Friday Night Book Club: Read an exclusive excerpt from Tony Park’s new novel Blood Trail
The Friday Night Book Club: Exclusive excerpts from Pan Macmillan every weekend.
A poacher vanishes, two young girls go missing, a tourist disappears … magic or murder?
Treat yourself to a glass of wine this evening and this excerpt from Blood Trail, the latest novel from Tony Park.
About the book
Evil is stalking South Africa’s Sabi Sand Game Reserve. Viewers around the world are shocked when a live lockdown webcast of a safari game drive exposes them to the brutal reality of rhino poaching. A wily poacher then disappears into thin air, confounding logic and baffling ace trackers Mia Greenaway and Bongani Ngobeni.
Detective Colonel Sannie van Rensburg, still reeling from a personal tragedy, is dealing with an angry community on the border of the Kruger National Park – two young girls have been abducted and the local people fear the children have been taken for use in umuti, sinister traditional medicine practices. Umuti is also being employed by poachers, who pay healers for potions they believe will make them invisible and bulletproof.
When another young girl disappears, this time a tourist, Mia and Sannie must confront their own personal demons and challenge everything they believe, in order to follow a trail that seems to vanish at every turn.
Read the excerpt:
South Africa, in the time of Covid-19
A lion roared outside. The deep, longing call came from the pit of its belly, and made the glass pane of her bedroom window vibrate. Normally, she loved that sound, and, being that close, she might once have found it a bit scary.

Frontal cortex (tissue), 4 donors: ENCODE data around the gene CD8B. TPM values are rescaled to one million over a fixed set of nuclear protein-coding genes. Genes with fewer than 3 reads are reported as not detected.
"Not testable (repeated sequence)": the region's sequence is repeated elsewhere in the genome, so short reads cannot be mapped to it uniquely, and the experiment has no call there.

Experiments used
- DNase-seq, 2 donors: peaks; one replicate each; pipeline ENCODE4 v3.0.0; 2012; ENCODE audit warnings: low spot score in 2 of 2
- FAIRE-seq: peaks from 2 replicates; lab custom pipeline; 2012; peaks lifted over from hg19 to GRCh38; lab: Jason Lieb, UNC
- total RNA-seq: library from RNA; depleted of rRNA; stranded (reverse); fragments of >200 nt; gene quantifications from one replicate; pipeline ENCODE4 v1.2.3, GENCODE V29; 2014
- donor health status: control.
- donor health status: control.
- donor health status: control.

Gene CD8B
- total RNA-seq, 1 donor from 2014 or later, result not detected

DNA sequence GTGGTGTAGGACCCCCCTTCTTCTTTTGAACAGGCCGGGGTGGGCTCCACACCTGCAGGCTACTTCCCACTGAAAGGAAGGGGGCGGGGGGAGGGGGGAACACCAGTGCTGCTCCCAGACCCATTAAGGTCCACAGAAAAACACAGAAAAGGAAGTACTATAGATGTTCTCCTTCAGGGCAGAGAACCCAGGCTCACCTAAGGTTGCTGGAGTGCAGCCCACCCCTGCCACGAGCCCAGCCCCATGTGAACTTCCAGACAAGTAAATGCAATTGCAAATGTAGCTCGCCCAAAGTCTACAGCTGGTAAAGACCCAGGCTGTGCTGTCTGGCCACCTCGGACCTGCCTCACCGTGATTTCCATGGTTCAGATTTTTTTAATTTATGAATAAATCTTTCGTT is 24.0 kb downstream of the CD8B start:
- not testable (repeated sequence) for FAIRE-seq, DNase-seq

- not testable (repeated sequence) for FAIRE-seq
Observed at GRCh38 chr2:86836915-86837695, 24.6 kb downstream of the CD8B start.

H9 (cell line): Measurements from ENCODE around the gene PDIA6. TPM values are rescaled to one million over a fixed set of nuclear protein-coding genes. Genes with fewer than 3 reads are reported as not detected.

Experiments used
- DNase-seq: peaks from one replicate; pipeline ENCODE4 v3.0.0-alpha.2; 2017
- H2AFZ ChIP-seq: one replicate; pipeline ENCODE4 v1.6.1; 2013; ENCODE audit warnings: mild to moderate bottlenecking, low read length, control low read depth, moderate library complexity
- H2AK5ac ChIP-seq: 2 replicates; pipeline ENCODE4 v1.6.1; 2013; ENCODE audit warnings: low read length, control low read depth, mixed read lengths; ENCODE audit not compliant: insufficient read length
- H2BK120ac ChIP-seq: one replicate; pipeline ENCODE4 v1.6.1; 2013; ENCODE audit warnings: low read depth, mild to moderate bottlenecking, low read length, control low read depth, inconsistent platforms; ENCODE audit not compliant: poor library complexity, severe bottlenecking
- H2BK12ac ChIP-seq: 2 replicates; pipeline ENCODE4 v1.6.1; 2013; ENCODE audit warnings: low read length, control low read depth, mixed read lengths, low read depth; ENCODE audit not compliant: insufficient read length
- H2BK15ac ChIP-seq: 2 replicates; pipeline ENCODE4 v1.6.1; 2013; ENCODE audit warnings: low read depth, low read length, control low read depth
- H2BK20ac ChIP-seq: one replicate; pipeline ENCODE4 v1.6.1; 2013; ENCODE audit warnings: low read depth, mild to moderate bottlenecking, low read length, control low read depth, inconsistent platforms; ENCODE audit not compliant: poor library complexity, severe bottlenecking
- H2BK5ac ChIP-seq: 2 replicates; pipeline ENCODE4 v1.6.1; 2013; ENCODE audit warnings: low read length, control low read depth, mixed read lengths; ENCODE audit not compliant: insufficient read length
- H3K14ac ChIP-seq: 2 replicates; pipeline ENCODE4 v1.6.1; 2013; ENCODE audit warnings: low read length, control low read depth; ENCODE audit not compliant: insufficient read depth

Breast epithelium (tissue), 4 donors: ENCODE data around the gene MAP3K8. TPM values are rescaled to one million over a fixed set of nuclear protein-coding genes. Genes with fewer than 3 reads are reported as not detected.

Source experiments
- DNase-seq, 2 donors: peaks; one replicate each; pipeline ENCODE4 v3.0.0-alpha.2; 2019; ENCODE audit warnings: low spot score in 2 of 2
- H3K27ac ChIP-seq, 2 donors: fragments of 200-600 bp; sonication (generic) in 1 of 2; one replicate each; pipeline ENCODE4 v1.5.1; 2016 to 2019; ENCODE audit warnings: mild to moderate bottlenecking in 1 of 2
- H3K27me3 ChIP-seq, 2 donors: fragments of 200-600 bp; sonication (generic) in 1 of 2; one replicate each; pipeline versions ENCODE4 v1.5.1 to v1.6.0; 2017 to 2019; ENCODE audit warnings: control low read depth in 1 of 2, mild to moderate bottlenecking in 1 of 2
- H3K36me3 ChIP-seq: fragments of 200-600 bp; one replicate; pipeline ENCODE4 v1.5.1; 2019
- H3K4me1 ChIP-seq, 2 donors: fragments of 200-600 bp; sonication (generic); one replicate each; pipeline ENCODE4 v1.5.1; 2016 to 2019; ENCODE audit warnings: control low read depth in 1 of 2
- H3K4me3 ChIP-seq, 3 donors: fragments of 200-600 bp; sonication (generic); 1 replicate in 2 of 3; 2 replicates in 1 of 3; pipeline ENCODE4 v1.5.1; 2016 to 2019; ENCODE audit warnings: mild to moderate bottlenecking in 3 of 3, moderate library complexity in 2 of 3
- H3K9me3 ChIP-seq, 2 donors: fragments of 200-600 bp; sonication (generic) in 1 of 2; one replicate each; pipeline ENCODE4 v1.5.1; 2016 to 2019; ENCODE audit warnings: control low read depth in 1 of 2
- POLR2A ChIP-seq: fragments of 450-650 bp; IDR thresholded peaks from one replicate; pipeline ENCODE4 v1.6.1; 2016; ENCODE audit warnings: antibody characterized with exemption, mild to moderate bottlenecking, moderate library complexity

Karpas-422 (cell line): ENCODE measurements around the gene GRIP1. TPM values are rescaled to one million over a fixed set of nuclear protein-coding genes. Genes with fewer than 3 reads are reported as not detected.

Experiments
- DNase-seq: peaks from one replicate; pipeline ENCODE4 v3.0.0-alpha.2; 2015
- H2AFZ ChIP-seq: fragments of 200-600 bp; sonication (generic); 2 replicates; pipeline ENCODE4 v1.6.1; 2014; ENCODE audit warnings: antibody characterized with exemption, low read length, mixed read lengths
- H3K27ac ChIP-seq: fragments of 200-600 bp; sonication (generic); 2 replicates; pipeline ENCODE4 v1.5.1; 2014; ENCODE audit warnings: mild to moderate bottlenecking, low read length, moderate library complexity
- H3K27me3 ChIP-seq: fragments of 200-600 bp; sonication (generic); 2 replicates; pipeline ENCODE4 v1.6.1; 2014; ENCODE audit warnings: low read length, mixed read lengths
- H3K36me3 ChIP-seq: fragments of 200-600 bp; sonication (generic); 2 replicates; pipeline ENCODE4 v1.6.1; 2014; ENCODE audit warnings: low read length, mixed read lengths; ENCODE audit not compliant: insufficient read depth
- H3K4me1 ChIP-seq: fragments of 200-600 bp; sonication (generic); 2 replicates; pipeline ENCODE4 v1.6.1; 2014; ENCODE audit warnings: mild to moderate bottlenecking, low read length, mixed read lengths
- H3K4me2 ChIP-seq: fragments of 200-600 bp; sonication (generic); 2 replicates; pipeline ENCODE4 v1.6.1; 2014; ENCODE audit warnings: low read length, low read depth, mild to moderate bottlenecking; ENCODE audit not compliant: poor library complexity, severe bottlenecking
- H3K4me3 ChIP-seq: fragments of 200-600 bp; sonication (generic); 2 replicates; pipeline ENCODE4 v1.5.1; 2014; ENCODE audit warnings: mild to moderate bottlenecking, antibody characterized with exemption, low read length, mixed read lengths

Now, Captain Sannie van Rensburg felt nothing, just empty.
As she did up the buttons of her blue uniform shirt, she felt detached, as if she was dressing one of her three children, not that she’d done that for many years. Her youngest, Tommy, her laat lammetjie, was turning thirteen in a month and it wouldn’t be too many years before her late lamb didn’t need her at all. Normally she would wear plain clothes to work, but her washing basket was overflowing.
Sannie started to cry and didn’t bother even trying to wipe away the tears as she buckled her belt and adjusted the holster holding her Z88 pistol on her hip.
She went through to the kitchen. The house was still chilly in the morning, although this winter, which had seemed like it would never end, was slowly, begrudgingly, giving way to the warmer weather, which would bring rain and fresh growth. She put the empty bottle of Nederburg sauvignon blanc from the night before in the bin and rinsed her glass; she did not need more rolled eyeballs from her two sons.
The lion called again, searching for his brother or warning others to stay away. Increasingly, lions were crossing the Sabie River from the Kruger National Park into the adjoining Hippo Rock Private Nature Reserve, a housing development in the bush, where Sannie lived. Many of the houses on Hippo Rock were holiday homes and with their occupants stuck in Gauteng or the Cape or, for the foreign owners, overseas, because of travel bans, the estate had been far quieter than normal during the pandemic. The animals were, literally, taking over.